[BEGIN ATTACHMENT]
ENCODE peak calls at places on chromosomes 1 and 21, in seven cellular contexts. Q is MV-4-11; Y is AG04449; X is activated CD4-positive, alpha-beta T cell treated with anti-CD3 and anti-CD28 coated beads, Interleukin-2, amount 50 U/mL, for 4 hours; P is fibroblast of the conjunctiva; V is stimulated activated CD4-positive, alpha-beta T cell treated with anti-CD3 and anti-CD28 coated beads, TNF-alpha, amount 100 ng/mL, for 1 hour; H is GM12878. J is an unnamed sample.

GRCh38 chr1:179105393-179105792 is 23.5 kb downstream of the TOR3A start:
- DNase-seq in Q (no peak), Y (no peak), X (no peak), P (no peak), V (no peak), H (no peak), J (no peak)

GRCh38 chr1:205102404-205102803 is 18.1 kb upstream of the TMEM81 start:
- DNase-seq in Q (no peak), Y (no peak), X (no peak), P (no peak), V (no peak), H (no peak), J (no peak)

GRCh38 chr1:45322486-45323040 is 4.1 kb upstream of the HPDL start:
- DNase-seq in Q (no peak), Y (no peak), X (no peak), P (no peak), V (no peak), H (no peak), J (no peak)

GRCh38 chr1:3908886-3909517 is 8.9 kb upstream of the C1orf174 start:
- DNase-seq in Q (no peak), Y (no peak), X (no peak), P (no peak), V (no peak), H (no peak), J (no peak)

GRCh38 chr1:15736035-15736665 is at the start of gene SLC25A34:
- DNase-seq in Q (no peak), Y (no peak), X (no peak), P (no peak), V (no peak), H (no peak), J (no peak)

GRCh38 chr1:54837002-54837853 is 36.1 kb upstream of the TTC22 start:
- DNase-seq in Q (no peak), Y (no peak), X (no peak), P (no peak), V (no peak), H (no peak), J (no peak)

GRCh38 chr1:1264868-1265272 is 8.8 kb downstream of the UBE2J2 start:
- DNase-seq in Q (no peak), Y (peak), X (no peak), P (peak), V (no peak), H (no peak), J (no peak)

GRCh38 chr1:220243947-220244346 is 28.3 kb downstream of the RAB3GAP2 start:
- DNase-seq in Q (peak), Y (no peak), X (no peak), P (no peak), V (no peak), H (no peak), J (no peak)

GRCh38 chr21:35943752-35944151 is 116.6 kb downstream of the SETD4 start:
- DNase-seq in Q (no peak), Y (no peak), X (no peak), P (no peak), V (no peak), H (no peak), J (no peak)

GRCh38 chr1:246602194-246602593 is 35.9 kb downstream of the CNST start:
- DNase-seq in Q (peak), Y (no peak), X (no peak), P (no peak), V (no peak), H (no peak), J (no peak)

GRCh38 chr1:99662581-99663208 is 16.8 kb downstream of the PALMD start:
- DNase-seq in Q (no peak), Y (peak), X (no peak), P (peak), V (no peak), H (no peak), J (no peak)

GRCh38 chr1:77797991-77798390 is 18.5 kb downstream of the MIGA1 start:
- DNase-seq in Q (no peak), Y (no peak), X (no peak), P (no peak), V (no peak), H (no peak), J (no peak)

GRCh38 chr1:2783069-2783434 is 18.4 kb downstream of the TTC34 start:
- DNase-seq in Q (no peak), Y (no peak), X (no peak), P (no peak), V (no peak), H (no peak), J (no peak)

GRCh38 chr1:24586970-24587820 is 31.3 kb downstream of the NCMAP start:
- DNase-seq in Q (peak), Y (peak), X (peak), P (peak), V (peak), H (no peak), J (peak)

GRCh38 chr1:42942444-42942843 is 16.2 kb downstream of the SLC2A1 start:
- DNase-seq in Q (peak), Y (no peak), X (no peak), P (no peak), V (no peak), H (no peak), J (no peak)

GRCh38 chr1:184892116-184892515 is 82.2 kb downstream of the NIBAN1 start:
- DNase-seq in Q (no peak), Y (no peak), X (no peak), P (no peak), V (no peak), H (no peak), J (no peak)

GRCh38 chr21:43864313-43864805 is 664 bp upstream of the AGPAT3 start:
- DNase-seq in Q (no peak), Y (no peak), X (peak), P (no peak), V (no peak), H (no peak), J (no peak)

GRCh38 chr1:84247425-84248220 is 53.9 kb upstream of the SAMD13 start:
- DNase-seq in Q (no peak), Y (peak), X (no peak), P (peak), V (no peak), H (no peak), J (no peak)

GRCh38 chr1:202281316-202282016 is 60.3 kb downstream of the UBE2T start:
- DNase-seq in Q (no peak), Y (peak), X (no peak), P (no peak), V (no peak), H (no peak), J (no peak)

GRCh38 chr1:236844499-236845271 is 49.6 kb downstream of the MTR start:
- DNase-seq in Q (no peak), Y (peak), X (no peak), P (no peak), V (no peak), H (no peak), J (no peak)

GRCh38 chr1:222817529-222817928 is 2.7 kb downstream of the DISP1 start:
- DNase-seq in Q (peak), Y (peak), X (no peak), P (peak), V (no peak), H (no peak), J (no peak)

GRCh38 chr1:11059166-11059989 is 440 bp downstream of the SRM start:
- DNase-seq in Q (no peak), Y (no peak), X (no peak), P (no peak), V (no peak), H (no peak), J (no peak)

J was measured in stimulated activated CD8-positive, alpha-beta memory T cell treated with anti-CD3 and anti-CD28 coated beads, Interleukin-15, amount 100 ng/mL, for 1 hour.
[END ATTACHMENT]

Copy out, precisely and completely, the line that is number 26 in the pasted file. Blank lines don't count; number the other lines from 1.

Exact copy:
GRCh38 chr1:2783069-2783434 is 18.4 kb downstream of the TTC34 start: